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    I burn well within town limits. Small ranch on half acre lot. Room to store wood, but not very practical to process it. I was upfront with all my neighbors about what I was planning, they are pretty reasonable folks. This season we let them come over and have as much wood as they needed for their fireplaces since we had 2.5 full cords. In the summer, we do the same thing, we grow vegetables and share with them. I think that has helped keep our relations good so far. My stove doesn't make a whole lot of smoke except when starts up, and we usually keep it running with medium loads and full air to keep smoke at a minimum. Not much smell really, unless we end up grabbing a batch of exceptionally wet logs.
  19. Mo Heat

    Mo Heat Mod Emeritus

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    dj, you might want to try the holz hausen stacking method. a real space saver with pleasing appearance.

    So, BB guns are considered firearms in some cities now? Doesn't really surprise me if they are. These days, most people in the burbs probably don't know the difference anyway. Even here in the mid-west. I guess my wrist rocket sling shot will be considered a firearm soon, although it's not very effective for repelling a home invasion. "Get out of here, or I'll sling?" Kind of lacks the shock value and intimidation of chambering a 12 gauge shell in a pump gun. That 'rack-rack' sound is a more universal language than Esperanto. No interpretation is ever required. And looking at those two big holes in the barrel from the business end almost seems to spell "Oh-Oh, wrong house".
  20. djamwolfe

    djamwolfe Member

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    MO -- Even your wrist rocket is considered a firearm, your also not allowed to ride bikes in the downtown district, and ride skateboards on any public property except the skateboard park. It sucked being a kid in this small town.
  21. fbelec

    fbelec Minister of Fire

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    what's the law on the smoke? anyone know?
    once in a while when i fire it off i'll fog the naborhood.
  22. berlin

    berlin New Member

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    there is no "law on smoke" unlike the uk thankfully we don't have smoke control areas. however, there are certain locals that prohibit wood burning on certain days when air quality begins to suffer, and some locals require any new stoves installed to be epa compliant wood stoves. you will need to check with your locale to see what regulations if any they have.
    I burn soft coal and wood if anyone i know is getting rid of a tree etc (free fuel), however my stove chimney exits my house in the middle and about 6' above the roof, so i never get any smell in my neighborhood or around my home. the biggest reason some people complain is because of a chimney that exits in such a way to cause the smoke to blow down along ground level and infiltrate neighbors homes before it dissipates. build your chimney tall and correctly and you will likely never have problems with whiney neighbors.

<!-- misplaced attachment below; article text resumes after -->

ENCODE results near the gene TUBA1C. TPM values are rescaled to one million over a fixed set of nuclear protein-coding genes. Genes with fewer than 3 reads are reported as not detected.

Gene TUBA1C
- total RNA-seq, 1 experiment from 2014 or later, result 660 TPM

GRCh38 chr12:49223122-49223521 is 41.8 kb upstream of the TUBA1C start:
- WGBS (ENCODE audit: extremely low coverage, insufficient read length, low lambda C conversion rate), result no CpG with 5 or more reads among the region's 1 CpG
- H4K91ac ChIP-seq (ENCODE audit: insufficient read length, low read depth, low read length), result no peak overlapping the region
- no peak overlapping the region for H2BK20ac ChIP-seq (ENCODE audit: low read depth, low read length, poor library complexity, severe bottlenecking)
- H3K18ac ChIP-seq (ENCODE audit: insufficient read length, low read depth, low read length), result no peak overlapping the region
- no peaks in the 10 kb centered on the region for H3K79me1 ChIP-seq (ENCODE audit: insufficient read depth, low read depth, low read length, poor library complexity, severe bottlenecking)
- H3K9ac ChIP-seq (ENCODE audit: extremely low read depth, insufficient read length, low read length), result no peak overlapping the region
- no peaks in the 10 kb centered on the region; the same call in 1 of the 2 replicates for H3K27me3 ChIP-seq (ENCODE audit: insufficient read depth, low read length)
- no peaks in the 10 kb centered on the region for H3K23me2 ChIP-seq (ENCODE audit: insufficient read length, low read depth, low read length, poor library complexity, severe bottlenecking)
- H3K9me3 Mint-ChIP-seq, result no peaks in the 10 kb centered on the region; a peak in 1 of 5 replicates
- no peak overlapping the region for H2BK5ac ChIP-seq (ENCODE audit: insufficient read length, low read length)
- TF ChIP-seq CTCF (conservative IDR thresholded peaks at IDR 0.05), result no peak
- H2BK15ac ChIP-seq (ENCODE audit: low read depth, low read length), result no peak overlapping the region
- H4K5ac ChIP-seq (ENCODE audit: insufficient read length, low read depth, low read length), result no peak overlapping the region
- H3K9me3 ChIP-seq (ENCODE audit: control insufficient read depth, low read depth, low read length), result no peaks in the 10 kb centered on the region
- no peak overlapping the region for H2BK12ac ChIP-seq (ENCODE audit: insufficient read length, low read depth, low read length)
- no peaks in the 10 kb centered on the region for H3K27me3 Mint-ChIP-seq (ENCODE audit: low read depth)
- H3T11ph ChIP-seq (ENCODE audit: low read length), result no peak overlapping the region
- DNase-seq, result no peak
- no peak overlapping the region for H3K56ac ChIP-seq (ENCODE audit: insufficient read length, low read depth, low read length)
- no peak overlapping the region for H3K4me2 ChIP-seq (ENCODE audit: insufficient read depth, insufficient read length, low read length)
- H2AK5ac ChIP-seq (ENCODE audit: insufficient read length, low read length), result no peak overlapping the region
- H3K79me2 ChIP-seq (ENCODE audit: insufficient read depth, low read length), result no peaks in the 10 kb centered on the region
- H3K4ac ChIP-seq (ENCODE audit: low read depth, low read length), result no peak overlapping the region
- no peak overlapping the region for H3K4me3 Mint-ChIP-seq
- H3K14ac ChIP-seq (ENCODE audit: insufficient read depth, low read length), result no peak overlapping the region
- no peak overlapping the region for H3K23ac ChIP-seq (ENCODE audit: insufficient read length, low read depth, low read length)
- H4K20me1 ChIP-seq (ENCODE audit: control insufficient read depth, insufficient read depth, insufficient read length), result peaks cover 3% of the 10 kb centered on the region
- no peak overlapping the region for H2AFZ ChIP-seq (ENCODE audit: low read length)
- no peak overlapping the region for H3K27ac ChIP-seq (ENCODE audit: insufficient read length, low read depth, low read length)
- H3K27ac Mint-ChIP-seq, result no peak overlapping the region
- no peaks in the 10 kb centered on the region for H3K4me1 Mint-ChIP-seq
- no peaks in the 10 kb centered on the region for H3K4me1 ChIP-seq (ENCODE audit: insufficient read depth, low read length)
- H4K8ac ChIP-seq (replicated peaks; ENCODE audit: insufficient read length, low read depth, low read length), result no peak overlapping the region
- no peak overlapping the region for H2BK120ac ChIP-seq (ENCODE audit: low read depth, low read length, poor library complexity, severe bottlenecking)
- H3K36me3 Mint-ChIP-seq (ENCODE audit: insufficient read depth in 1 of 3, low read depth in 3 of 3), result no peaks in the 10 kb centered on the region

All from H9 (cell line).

23. Mo Heat

    Mo Heat Mod Emeritus

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    Well, there's criminal law which varies by locality, and then there's civil law, which is largely discretionary and up to a judge who often makes a summary, and sometimes arbitrary (due to time constraints) judgement. With civil law, there is what is called a reasonable man test for most complaints. If a reasonable man would find your smoke offensive, a judge just might require specific performance. This might be an improved chimney, a different stove, or a complete flame-out. You don't want it to get that far. Don't smoke up the neighborhood. Use the top down kindling method or some variation of it. Don't throw so many splits or logs on at once, burn with the air full open until things are really rolling, etc. Or... get yourself a cleaner burning stove and you'll burn a whole lot less wood than you probably do now (assuming you have a pre-EPA stove).
  24. djamwolfe

    djamwolfe Member

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    The house wew moving to doesnt have a stove -- yet -- but Im planning on a CAT style as it will take over our main heating duties. Should be easly done only 1000sf built in 74, new windows and roof. I'm not too worried about the smoke but dont want to piss off the neighbors.
  25. Nokoni

    Nokoni New Member

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    I live within the city limits. I haven't had any problems with the neighbors. I think only one knows that I have a woodstove. I keep my wood stored in my detached two car garage. Don't use it for cars. The inspector said there were very few people adding woodstoves within the city limits, well-adding them and getting them inspected. He said most of their inspections were for new construction fireplaces. I love my stove but I do wish I was burning in a rural area.